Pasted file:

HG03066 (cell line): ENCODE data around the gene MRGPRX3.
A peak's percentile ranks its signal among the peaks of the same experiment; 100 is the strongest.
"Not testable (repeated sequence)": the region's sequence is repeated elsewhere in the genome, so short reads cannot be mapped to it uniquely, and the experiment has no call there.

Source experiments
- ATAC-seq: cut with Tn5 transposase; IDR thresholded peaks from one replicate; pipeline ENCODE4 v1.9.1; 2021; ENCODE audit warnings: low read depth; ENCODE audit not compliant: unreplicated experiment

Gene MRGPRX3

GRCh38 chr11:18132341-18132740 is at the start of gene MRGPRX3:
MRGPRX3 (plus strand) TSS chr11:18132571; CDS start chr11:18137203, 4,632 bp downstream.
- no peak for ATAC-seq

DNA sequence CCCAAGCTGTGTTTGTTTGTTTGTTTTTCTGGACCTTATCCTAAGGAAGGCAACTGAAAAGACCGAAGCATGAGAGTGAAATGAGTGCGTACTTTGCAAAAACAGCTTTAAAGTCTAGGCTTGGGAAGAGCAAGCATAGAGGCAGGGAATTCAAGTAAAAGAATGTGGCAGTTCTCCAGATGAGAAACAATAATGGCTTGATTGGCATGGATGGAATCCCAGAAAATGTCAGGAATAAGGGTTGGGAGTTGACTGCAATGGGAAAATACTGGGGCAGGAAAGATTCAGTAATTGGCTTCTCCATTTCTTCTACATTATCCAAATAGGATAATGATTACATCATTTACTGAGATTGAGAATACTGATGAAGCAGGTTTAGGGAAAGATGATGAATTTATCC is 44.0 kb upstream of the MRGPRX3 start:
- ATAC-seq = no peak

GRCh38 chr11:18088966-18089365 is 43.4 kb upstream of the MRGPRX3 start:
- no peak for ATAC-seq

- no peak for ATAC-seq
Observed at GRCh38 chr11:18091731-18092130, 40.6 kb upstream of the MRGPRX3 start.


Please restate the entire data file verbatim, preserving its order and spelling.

HG03066 (cell line): ENCODE data around the gene MRGPRX3.
A peak's percentile ranks its signal among the peaks of the same experiment; 100 is the strongest.
"Not testable (repeated sequence)": the region's sequence is repeated elsewhere in the genome, so short reads cannot be mapped to it uniquely, and the experiment has no call there.

Source experiments
- ATAC-seq: cut with Tn5 transposase; IDR thresholded peaks from one replicate; pipeline ENCODE4 v1.9.1; 2021; ENCODE audit warnings: low read depth; ENCODE audit not compliant: unreplicated experiment

Gene MRGPRX3

GRCh38 chr11:18132341-18132740 is at the start of gene MRGPRX3:
MRGPRX3 (plus strand) TSS chr11:18132571; CDS start chr11:18137203, 4,632 bp downstream.
- no peak for ATAC-seq

DNA sequence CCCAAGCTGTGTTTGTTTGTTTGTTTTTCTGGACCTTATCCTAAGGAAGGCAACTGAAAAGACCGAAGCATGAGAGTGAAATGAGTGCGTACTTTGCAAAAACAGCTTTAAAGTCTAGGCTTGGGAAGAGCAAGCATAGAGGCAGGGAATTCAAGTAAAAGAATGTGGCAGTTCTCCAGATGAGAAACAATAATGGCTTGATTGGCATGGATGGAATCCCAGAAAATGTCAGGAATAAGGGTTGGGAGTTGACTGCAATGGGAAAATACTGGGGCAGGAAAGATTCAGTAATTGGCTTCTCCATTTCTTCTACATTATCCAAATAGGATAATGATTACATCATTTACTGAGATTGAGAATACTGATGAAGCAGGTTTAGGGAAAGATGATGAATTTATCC is 44.0 kb upstream of the MRGPRX3 start:
- ATAC-seq = no peak

GRCh38 chr11:18088966-18089365 is 43.4 kb upstream of the MRGPRX3 start:
- no peak for ATAC-seq

- no peak for ATAC-seq
Observed at GRCh38 chr11:18091731-18092130, 40.6 kb upstream of the MRGPRX3 start.